Pre-Schism Orthodox Western Saints

7th February (NS) — 25th January (OS)

by | Orthodox Western Saints

25th January O.S.

AMARINUS, abbot of a monastery in the Auvergne (Gaul), a friend and confidant of St. Praejectus, twenty-fifth Bishop of Clermont (vide infra), whom he was martyred with in 676.

ARTEMAS, (Date Unknown), a Christian youth who lived near Naples and was martyred by his schoolmates.

DWYNWEN, a Welsh saint believed to have been a daughter of King St. Brychan of Brycheiniog (6th April) , churches dedicated to her are to be found in Wales and Cornwall. Her holy well and shrine at Llanddwyn Island (Ynys Môn) in Anglesey were once centres of pilgrimage. After a troubled life, she reposed circa 460.

EOCHOD, known as the Apostle to the Scots and Picts in Galloway, St. Eochod was one of St. Columba of Iona’s (9th June) twelve companions when he travelled from Ireland to Scotland. There is no reliable information on his life extant; however, it is thought that he was chosen to preach in northern England and Galloway.

POPPO, a deeply devout and God-fearing monk of noble ancestry. St. Poppo's sanctity and probity, led to him being placed as abbot or prior of several monasteries in present-day Belgium and France. Often these houses were in need of restoration of order and religious observance, and the revival he had brought about spread to other monasteries throughout present-day Germany, France, and Switzerland. St. Poppo reposed of natural causes in 1048.

PRAEJECTUS, the twenty-fifth Bishop of Clermont in the Auvergne (Gaul). St. Praejectus was close friends with St. Amarinus (vide supra), with whom he was martyred in 676.

RACHO (RAGNOBERT), the first Bishop of Autun who reposed circa 660. Nothing further is known of his life.

SIGEBERT, he was the First Christian King of East Anglia. The principal source for King St. Sigebert's life is St. Bede the Venerable (25th May), from whom we learn that he was the first English king to receive a Christian baptism and education before his succession, as well as the first to abdicate in order to enter the monastic life. With the help of St. Felix (8th March), the founder of the See of Dunwich, and St. Fursey (16th January), St. Sigebert induced his subjects to embrace Christianity. By the time Penda of Mercia threatened the East Anglians, he had retired into a monastery; but his people recalled Sigebert, and he fell in battle (635). As he was fighting against Pagans, he was venerated as a martyr.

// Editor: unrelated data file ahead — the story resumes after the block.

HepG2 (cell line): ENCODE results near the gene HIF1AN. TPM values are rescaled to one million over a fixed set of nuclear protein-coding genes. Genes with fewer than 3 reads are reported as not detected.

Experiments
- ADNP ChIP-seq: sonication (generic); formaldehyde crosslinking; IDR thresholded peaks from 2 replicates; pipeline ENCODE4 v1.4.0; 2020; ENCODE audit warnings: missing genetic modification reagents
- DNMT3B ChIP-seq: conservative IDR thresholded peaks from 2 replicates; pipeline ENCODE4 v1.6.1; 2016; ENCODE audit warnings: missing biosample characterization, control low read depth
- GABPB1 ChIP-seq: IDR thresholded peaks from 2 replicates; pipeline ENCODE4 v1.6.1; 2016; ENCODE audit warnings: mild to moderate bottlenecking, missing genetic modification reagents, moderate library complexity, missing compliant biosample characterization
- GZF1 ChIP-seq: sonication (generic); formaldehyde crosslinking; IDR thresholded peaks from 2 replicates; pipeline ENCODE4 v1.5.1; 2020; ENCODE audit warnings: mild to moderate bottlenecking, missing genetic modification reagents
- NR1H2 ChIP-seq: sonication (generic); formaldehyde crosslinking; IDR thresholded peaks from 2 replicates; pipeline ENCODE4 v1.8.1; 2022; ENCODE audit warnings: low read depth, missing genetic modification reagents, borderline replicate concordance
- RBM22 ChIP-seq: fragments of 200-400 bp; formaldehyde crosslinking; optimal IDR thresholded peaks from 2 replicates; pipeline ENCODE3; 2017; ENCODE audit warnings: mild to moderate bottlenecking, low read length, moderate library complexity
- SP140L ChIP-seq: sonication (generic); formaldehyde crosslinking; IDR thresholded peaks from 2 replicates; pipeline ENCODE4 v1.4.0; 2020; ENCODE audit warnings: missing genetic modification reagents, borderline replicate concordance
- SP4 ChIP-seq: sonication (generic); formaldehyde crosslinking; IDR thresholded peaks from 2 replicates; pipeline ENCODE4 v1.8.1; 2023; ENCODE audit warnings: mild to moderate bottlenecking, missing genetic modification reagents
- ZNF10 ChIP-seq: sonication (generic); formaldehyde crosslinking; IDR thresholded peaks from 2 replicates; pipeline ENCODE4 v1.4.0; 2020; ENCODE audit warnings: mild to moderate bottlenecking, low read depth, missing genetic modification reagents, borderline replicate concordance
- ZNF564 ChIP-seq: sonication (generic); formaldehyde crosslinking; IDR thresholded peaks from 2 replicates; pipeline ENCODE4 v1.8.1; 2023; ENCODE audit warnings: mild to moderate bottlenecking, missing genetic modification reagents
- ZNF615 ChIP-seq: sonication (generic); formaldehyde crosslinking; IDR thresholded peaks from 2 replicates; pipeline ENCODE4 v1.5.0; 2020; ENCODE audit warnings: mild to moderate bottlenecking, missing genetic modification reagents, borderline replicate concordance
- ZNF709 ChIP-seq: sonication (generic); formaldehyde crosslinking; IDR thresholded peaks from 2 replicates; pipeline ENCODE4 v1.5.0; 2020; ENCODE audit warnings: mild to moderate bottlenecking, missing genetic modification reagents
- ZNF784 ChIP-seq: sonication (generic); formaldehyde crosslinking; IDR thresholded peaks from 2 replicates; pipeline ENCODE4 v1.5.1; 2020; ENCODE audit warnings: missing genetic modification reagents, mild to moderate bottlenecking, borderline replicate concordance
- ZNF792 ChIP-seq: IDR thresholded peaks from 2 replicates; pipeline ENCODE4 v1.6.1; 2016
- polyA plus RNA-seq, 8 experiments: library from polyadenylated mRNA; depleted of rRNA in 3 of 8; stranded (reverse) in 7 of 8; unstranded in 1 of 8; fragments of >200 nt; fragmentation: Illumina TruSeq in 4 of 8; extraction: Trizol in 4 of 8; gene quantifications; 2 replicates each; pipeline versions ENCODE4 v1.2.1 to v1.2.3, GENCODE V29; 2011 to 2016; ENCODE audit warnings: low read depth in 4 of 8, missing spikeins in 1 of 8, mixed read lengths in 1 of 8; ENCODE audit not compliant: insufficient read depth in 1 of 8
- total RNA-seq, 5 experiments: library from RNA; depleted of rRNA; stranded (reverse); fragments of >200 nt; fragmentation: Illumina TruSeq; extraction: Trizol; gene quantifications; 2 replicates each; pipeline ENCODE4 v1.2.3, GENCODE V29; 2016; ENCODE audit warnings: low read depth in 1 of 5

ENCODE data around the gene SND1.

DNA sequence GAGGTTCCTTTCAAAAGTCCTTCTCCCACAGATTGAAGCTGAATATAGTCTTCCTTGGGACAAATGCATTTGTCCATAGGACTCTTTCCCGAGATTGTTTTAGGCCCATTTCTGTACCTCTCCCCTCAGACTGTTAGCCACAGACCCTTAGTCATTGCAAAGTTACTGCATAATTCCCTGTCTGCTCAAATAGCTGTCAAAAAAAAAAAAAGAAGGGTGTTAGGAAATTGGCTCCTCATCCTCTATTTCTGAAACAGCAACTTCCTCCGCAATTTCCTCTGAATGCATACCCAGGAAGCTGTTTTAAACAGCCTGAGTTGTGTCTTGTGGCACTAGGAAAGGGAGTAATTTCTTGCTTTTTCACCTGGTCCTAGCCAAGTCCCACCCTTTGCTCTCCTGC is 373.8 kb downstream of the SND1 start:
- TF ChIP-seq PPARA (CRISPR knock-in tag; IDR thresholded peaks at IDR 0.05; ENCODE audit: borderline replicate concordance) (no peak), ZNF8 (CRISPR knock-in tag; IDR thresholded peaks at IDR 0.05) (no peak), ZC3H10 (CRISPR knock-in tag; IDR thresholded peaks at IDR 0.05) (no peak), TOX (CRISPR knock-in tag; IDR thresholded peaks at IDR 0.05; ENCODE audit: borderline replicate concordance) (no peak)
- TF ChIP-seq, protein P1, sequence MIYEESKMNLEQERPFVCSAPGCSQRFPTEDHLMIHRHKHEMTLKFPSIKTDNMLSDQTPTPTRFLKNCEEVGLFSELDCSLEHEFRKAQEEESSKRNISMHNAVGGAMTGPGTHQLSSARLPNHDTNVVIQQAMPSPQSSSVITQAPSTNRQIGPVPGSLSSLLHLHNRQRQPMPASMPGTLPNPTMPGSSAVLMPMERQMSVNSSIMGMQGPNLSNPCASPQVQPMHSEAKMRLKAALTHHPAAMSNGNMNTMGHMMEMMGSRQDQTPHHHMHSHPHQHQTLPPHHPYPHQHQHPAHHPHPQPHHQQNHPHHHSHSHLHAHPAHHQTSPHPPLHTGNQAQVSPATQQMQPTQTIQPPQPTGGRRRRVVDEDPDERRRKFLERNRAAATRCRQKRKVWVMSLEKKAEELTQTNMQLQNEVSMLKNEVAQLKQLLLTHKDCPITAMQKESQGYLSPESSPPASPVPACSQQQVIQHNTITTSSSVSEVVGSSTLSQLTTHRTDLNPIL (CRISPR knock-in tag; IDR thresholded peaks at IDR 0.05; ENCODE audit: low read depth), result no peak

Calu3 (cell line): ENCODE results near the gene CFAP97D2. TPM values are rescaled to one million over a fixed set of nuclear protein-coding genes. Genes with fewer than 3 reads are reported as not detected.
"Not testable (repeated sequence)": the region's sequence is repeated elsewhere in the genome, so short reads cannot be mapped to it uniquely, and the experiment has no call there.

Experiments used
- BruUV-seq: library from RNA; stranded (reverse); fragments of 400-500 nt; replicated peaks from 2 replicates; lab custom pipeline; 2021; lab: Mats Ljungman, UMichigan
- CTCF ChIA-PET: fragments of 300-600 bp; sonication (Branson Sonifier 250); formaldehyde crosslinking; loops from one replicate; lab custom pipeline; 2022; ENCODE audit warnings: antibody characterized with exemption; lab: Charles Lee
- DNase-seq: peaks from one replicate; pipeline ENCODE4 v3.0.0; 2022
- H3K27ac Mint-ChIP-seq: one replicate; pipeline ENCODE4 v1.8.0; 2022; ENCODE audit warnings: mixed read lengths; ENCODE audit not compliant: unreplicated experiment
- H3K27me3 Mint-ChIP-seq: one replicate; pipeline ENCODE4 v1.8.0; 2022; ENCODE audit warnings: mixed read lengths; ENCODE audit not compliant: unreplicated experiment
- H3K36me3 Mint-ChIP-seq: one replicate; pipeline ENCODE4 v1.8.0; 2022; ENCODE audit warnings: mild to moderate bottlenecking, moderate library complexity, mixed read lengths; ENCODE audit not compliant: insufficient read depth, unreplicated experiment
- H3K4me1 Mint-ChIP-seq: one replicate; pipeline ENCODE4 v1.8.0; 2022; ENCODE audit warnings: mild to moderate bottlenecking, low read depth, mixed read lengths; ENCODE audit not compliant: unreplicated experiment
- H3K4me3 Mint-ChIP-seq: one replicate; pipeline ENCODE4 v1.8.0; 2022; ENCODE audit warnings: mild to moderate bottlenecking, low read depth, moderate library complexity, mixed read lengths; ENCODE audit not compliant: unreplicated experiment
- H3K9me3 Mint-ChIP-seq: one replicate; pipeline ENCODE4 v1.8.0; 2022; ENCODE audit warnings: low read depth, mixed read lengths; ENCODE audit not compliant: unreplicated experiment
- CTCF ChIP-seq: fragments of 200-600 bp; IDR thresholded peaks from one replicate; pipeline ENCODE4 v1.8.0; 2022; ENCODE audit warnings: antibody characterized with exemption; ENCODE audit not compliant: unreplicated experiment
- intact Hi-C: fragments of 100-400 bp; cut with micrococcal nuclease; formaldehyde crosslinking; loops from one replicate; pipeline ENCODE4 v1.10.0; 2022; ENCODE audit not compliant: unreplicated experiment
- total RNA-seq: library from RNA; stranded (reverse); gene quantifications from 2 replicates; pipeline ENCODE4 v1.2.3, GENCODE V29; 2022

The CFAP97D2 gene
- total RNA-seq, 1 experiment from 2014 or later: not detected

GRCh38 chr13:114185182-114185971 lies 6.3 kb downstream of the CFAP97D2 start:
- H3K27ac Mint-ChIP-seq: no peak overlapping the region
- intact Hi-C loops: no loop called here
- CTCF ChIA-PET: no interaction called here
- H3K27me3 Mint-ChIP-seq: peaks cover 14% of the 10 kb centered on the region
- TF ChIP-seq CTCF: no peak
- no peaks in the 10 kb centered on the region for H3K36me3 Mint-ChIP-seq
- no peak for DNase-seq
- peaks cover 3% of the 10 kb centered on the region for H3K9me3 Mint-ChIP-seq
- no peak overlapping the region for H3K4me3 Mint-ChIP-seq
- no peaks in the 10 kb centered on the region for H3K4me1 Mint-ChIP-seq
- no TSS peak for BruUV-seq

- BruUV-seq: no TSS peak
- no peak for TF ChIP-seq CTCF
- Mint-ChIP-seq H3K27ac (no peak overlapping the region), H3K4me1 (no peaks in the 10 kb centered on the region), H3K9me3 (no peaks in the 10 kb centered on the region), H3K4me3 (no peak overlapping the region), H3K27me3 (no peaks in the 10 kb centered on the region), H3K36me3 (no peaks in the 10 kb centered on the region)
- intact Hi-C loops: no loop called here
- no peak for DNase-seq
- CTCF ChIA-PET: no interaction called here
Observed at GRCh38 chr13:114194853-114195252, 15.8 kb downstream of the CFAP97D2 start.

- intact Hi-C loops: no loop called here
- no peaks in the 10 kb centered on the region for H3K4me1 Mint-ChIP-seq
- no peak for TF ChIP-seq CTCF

THORGYTH (TORTGITH), the novice-mistress of Barking Abbey under St. Etheldreda of Ely (23rd June), and friend of its founder, St. Ethelburga (11th October). St. Thorgyth was known for her zeal and care for the young. She was described as a miracle of patience under suffering, as she is reputed to have suffered paralysis for six years and experienced a vision of Ethelburga just before the abbess’s death. St. Thorgyth reposed circa 700.

7th February N.S.

AMOLVIN (AMULWINUS) , Abbot-Bishop of the Abbey of St. Peter of Lobbes (l'abbaye Saint-Pierre de Lobbes) from 737, when he succeeded St. Erminus (25th April), until his repose circa 750. St. Amolvin's relics are enshrined at Binche in the present-day Belgian province of Hainaut.

ANATOLIUS, (Date Unknown), said to have been a mid-fifth century Bishop of Cahors in Gaul. However, there is no mention of him in the either the Gallia christiana nor in the Fastes Épiscopaux de l’ancienne Gaule, with the exception of a note where, the author, Roman Catholic Priest and Critical Historian Louis Duchesne (†1922), posits that St. Anatolius was the invention of Jesuit priest and theologian Victor de Buck, who introduced St. Anatolius in the Acta Sanctorum Octobris Tomus IX.